Emily Bugg and Billy Lewis lost their $5,000 catering deposit when their wedding was canceled due to coronavirus restrictions. But they got married anyway and their non-refundable deposit went to charity.
It’s a novel and humanitarian way to deal with a problem that couples occasionally face in the COVID-19 pandemic, when their weddings are canceled or re-scheduled.
“We’ve had a couple cancellations, but nobody’s ever said, ‘Hey, I’ve got an idea. Put my deposit toward a charitable cause,'” said Heidi Moorman Coudal, the owner of Big Delicious Planet catering company. Coudal agreed to use the Illinois couple’s deposit toward 200 Thanksgiving meals for Thresholds, a nonprofit whose clients include people with mental illnesses and substance use disorders in the state.
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It’s something the catering company had never done before in 26 years of operations, Coudal told USA TODAY. It was bit of good news in an otherwise rough year for the company, which typically caters 60 weddings per year, she said. Like other caterers this year, Big Delicious Planet has been hit hard by protocols designed to curb the spread of COVID-19.
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Big Delicious Planet, a Chicago-based caterer, prepared meals that included turkey, mashed potatoes, gravy, green beans, salad, bread and butter, and a desert, Coudal said. Grace Hamilton, the company’s director of weddings and events, brought Bugg’s idea to Coudal, the owner said.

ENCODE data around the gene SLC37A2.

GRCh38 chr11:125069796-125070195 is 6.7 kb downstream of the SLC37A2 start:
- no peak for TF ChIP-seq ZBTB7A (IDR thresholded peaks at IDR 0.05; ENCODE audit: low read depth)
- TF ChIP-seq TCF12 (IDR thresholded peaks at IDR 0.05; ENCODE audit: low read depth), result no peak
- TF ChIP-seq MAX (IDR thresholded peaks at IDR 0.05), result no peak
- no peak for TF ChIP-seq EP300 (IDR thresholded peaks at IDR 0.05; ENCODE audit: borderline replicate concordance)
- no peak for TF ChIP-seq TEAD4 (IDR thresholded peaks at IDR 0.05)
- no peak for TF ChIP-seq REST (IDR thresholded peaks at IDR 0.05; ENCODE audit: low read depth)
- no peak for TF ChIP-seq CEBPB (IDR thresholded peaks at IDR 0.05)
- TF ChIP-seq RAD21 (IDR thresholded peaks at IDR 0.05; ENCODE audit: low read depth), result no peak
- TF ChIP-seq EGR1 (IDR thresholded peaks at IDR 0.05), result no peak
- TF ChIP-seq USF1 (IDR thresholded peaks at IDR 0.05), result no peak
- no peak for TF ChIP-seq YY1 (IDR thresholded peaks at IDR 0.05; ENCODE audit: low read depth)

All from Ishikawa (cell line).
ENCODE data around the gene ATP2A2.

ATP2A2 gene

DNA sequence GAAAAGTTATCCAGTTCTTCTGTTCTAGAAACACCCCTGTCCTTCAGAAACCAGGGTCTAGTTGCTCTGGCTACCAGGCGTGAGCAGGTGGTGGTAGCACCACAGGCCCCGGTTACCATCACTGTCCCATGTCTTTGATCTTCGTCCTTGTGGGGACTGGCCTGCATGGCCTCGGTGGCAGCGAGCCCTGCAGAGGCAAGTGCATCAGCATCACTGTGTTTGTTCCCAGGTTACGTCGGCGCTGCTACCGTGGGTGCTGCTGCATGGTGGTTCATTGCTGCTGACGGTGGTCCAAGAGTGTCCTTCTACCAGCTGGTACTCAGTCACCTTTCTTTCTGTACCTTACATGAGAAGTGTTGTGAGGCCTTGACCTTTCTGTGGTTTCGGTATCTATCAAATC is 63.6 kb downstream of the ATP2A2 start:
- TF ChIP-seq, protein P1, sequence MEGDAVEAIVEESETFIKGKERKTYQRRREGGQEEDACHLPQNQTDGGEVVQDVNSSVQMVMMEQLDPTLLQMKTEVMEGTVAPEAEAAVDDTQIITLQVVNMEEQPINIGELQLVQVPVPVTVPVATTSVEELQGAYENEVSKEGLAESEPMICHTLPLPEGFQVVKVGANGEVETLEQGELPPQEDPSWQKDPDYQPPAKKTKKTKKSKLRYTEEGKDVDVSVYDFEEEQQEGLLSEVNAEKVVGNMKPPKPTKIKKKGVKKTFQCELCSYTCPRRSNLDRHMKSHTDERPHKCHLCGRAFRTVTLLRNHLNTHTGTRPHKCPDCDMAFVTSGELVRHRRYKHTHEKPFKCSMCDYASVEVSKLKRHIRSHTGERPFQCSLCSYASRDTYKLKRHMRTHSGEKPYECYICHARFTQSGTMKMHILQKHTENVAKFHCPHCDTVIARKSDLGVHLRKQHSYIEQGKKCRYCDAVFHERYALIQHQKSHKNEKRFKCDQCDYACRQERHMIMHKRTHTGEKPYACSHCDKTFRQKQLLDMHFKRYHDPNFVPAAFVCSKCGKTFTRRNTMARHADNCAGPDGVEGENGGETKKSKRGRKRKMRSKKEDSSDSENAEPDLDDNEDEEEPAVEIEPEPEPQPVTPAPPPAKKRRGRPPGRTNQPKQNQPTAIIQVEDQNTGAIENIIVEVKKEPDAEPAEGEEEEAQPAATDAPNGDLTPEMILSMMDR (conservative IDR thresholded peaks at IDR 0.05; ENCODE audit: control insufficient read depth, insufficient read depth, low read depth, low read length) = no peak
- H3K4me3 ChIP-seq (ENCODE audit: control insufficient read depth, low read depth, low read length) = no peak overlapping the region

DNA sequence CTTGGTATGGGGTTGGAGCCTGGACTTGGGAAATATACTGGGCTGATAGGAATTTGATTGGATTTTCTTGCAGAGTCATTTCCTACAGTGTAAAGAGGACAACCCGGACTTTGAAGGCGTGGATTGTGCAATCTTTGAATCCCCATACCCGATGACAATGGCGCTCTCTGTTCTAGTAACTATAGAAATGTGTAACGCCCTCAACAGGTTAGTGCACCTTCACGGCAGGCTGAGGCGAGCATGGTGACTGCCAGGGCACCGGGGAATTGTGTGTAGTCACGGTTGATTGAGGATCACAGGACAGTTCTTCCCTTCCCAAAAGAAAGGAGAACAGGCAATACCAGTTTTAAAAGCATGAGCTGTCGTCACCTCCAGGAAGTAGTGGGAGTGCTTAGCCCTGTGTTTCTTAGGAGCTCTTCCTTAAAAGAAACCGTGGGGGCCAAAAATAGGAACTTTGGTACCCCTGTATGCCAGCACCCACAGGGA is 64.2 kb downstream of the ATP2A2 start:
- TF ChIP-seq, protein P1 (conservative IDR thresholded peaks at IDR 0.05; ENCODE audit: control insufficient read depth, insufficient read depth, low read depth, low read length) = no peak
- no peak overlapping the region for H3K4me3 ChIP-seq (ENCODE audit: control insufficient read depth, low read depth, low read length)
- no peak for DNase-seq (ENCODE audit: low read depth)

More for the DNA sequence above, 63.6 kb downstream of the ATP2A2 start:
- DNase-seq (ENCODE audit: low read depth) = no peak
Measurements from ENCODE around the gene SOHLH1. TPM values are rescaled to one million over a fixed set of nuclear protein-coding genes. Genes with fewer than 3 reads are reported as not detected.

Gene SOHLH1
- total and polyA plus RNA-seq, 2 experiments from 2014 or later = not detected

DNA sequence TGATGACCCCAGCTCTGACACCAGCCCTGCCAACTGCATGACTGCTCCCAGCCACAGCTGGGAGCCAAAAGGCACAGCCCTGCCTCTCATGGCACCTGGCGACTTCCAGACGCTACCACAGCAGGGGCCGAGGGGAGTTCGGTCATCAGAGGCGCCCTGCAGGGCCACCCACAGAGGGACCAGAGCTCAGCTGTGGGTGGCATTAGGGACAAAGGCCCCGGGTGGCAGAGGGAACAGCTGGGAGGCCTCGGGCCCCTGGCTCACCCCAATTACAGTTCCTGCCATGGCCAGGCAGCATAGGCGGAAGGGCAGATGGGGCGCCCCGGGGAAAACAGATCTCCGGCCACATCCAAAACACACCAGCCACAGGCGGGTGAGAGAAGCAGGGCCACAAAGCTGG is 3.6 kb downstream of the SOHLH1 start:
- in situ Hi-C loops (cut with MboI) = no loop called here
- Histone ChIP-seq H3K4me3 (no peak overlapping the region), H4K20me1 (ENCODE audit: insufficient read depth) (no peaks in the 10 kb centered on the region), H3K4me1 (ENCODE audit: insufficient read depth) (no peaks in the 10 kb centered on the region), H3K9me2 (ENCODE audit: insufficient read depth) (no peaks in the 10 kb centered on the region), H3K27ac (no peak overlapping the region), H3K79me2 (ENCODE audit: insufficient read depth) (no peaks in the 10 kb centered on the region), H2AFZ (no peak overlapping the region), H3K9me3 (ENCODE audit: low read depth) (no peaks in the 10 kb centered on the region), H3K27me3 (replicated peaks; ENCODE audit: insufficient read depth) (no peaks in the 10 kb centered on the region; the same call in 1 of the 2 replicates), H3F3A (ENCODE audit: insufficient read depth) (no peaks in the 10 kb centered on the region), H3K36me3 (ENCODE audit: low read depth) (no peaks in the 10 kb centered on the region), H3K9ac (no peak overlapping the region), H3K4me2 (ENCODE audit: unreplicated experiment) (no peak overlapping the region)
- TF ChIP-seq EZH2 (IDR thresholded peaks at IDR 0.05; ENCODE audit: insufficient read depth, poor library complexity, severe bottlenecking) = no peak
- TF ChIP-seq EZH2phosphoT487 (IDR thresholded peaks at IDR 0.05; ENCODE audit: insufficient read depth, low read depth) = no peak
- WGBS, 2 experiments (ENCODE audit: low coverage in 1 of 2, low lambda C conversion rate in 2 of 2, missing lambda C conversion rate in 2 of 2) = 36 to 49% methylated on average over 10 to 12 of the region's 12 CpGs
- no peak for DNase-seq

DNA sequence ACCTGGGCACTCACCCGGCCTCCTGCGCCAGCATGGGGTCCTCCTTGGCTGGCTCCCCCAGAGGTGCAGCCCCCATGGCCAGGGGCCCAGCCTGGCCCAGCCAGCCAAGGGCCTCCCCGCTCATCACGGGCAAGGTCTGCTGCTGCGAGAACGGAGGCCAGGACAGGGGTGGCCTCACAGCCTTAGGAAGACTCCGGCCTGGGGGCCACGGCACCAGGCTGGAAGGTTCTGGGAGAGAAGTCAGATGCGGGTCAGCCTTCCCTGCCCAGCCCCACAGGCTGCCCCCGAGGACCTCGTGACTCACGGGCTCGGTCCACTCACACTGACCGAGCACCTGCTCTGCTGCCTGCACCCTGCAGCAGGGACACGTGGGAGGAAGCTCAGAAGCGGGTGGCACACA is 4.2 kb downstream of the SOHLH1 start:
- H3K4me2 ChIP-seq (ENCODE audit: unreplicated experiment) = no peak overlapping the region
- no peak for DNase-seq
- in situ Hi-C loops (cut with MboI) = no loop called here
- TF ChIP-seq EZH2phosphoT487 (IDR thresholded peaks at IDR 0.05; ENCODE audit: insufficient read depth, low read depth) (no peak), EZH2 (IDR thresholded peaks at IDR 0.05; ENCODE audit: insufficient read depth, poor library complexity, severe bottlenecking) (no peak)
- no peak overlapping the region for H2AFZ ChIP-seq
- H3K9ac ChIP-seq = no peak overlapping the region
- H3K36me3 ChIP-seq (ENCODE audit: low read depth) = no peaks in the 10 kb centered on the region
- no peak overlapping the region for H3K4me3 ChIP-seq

Coudal said she and her employees jumped at the chance to help. Four Big Delicious Planet employees cooked the meal and boxed it up. Bugg and other volunteers hand-delivered the food, Coudal said.
“My initial reaction was like, ‘Wow, that’s different,” Coudal said.
She added, “I thought this was a really nice cause and a nice idea and I think it was kind of refreshing to do something nice when so many bad things are happening right now and too many people are in need. I was like, ‘Sure, let’s do it.'”
Bugg, 33, works for Threshold as an outreach worker, the company said in an email. She and Lewis, 34, got married on Oct. 1 at City Hall in Chicago. The couple also spoke with the venue Salvage One, which agreed to put their deposit toward a future event for the Epilepsy Foundation, another cause Bugg has a connection to, Thresholds said.
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“In the grand scheme of things, canceling a big wedding isn’t the worst thing that could happen,” Bugg said in a statement. “We’re happy to be married, and we’re so happy that we could help Thresholds’ clients feel the connection of a Thanksgiving meal as a result